Cover Story: (21) The Bells of Rhymney. Pete Seeger, the Byrds or Oysterband. Or indeed John Denver
August 01, 2022
Aug 2022: responses from readers when this item first appeared in 2017 led me to investigate an unexpected treasure: John Denver's version of the song in question, The Bells of Rhymney. I have never been a fan of the late Denver but his performance of the song made me think again. You can read about my conversion at this link. I have added a clip here, too ...For a further update. with other versions I had not heard before, please see https://www.salutlive.com/2022/08/cover-story-21-the-bells-of-rhymney-a-dylan-judy-collins-and-enter-the-fray.html
For the latest edition of Cover Story, I invited Dave Chamberlain, who presents a folk show Acoustic Routes on Dapper FM in South Wales, to suggest a candidate.
His instant response was to ask whether the series had already looked at The Bells of Rhymney. It had not.
We start, again at Dave's suggestion, with the original words by Idris Davies, a Welsh miner who turned to poetry and teaching. His verses were adapted by Pete Seeger but later covers have included those by the Byrds, Cher, John Denver, Judy Collins and Oysterband.
While simultaneously listening to the Collins version, I watched a remarkable "virtual movie" of Davies reciting his poem; this was produced by Jim Clark, who posted it at YouTube with poetryreincarnations as his username, and I hope Jim will regard its reproduction here, properly credited to him, as "fair use".
A lot has been made of the mispronunciation in most versions - maybe all - of Rhymney.
It should be spoken or sung as Rumni. Davies probably helped to inspire Seeger and others in this respect by coupling "what will you give me" with "the Bells of Rhymney", though Jim's film unsurprisingly shows him correctly pronouncing the name of what was his own home town.
Recited or sung, this is a work of great dignity and socio-political potency.
It first appeared in 1938 as Part XV of Davies's earliest published volume, Gwalia Deserta (Wasteland of Wales), drawing on the failure of the 1926 General Strike, the Marine Colliery disaster at Cym, near Ebbw Vale, nearly a year later (52 men died; fairness demands mention of the mine manager, Edward Gay, who saved many more lives by ordering the slowing of a ventilation fan that would otherwise have much worsened the flames from the coal dust and gas explosion) and the plight of mining communities more generally.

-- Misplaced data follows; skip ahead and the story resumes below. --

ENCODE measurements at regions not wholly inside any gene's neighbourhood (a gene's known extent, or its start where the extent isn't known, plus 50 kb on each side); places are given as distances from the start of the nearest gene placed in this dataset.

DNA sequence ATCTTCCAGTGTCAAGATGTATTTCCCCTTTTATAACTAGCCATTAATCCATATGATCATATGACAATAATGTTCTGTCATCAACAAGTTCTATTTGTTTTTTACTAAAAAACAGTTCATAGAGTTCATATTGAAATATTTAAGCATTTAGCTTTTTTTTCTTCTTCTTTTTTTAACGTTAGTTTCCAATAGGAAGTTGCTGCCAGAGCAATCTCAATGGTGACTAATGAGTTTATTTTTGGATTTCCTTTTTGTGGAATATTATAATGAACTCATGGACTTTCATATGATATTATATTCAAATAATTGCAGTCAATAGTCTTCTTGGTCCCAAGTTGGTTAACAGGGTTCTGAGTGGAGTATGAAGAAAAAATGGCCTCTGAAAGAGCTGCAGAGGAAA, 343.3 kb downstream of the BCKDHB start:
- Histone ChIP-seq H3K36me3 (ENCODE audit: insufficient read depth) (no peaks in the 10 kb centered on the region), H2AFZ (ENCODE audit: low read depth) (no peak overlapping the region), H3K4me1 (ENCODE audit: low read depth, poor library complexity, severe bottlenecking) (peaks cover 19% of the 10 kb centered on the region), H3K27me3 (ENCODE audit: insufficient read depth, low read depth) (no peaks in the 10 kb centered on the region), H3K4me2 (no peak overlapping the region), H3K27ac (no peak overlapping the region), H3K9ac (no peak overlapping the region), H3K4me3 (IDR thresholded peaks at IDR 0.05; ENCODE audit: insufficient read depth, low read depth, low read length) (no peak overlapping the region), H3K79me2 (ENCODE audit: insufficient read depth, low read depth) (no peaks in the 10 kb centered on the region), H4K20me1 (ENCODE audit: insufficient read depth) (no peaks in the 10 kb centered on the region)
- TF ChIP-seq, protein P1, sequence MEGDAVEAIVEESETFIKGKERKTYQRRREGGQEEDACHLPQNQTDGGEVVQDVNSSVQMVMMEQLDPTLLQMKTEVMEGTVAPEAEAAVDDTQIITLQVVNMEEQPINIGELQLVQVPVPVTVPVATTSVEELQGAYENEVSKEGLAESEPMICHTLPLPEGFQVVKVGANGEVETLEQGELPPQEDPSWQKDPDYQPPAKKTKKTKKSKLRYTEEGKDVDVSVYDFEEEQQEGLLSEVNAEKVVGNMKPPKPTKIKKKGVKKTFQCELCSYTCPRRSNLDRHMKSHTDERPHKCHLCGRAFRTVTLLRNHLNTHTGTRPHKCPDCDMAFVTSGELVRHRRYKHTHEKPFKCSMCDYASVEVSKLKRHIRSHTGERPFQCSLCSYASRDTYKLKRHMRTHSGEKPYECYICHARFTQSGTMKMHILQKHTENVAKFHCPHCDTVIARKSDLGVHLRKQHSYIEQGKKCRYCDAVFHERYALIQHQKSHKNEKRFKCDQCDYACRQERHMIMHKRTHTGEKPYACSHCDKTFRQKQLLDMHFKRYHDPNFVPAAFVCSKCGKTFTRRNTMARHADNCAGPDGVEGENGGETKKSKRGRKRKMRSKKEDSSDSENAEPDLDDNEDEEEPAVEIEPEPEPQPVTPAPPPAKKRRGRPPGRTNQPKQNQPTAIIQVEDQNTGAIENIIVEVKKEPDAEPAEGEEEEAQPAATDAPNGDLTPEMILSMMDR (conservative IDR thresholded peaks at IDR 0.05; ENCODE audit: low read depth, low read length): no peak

And now to the song. I like the simplicity of Seeger, though my excitement at discovering a live Carnegie Hall version with the wonderful bluesman Sonny Terry was short-lived; on locating a clip, I found the guitar accompaniment unexceptional and even jarring at one point.
I have chosen instead Seeger's performance at the 1959 Newport Folk Festival.
Among the others I sampled, I enjoyed Collins's interpretation but detested Cher's.
Even in the interests of research, I could not bring myself to look up John Denver (apologies to my friend Mike Amos and other Denver fans).
Oysterband went very close to winning my vote. In my experience, the band gets very little wrong and whoever was responsible for the accompanying montage at YouTube deserves credit.
But I found myself drawn back to the Byrds, a band I loved in the 1960s and can listen to still. If they reduced Mr Tambourine Man to a slice of pleasant pop I once considered shallow but now find myself enjoying all over again, this is a wholly respectful version of Davies's poem/Seeger's song. And Roger (then known as Jim) McGuinn's guitar break is superb.
But something tells me I will be taken to task on my choice ...
*** Here is John Denver singing the song with the Mitchell Trio. Read my piece about warming to his version at this link
I too was raised on The Byrds version. My older brother had the album it appeared on (Mr. Tambourine Man) and I played it endlessly. There are a lot of great Byrds classics on that album. I knew it was a cover of a Pete Seeger song (because it said so on the liner notes) but there was no way in the 60s to compare alternative versions - without actually searching for and buying them, which at 13 I had neither the time nor the money to do.
So I still love the Byrds version - for the harmonies and their unique guitar sound, although the Oysterband version (a new one on me) is also interestingly good.
Posted by: Mick Goulding | September 26, 2017 at 01:30 PM
For once, you won't be taken to task by me! Yes, the Byrds, hands down. It's a version I think Idris Davies would have approved of. Do you remember, by the way, seeing one of the later incarnations of the Byrds at Newcastle City Hall with Alan Sims and me? Rita Coolidge opened for them.